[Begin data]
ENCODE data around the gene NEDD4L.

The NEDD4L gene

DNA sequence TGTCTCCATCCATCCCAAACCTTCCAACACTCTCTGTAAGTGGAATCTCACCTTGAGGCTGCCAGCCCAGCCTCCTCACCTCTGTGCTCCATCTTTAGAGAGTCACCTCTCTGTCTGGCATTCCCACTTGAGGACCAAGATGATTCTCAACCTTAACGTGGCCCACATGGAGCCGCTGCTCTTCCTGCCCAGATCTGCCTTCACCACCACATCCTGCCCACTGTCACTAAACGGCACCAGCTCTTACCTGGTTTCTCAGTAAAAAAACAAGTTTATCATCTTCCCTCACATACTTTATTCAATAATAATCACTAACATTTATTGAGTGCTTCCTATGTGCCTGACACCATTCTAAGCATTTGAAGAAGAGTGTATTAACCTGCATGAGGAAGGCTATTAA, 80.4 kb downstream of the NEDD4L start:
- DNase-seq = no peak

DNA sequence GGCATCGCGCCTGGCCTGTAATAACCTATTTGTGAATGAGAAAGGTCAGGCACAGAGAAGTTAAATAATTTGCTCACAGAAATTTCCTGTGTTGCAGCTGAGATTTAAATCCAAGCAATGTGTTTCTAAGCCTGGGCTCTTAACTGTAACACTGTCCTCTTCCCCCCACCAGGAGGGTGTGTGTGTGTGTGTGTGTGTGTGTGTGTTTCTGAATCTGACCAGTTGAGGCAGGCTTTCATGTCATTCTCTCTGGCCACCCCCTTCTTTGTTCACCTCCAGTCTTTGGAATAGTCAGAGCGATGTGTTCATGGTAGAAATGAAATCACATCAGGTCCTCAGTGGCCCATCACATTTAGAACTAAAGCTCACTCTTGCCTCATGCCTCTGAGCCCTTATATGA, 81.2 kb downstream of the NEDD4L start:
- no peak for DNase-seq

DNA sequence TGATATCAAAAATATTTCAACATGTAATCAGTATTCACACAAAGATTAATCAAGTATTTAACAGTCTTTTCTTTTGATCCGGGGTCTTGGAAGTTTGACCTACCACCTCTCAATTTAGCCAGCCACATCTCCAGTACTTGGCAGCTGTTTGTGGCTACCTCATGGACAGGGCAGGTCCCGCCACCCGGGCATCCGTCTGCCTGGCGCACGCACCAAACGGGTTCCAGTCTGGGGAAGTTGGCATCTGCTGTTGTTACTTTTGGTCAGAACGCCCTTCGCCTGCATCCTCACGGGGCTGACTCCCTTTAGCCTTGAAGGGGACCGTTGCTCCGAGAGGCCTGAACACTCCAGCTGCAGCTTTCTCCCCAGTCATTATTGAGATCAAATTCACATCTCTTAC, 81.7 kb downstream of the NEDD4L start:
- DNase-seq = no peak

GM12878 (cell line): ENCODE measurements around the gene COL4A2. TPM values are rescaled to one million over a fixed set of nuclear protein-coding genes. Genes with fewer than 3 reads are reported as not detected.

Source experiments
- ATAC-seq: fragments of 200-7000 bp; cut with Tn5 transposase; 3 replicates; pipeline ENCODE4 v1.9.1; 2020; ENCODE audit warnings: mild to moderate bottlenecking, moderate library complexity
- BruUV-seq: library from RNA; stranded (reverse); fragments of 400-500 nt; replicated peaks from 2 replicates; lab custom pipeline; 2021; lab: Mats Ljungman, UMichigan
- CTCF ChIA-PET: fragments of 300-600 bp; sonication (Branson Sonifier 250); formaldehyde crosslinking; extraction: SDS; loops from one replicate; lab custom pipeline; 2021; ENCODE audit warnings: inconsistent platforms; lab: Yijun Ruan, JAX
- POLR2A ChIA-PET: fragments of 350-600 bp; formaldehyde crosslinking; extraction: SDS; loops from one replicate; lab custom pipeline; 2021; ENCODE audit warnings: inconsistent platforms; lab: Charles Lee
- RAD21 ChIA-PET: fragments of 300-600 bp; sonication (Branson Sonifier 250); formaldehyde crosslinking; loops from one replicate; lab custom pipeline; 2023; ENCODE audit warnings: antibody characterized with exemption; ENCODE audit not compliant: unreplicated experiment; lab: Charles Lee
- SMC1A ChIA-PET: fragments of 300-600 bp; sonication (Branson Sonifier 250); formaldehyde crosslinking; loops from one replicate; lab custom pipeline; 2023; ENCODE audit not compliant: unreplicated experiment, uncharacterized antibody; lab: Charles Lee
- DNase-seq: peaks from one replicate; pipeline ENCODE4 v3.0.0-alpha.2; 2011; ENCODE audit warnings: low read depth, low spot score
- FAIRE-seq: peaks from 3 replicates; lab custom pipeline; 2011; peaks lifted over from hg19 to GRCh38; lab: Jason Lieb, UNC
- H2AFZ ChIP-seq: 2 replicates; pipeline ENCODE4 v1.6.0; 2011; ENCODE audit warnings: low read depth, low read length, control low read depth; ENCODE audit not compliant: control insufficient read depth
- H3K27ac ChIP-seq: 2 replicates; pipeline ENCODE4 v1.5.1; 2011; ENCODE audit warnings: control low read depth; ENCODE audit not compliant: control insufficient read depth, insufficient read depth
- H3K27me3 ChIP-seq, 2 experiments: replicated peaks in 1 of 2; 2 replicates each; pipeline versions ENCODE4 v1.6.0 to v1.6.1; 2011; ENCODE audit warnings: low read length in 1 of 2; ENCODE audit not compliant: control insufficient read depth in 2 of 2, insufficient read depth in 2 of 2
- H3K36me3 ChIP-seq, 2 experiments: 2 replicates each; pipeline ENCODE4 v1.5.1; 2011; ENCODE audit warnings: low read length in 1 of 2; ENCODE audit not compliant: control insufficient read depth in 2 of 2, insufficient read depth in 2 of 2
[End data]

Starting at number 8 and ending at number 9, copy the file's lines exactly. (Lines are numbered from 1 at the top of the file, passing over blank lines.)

- DNase-seq = no peak

GM12878 (cell line): ENCODE measurements around the gene COL4A2. TPM values are rescaled to one million over a fixed set of nuclear protein-coding genes. Genes with fewer than 3 reads are reported as not detected.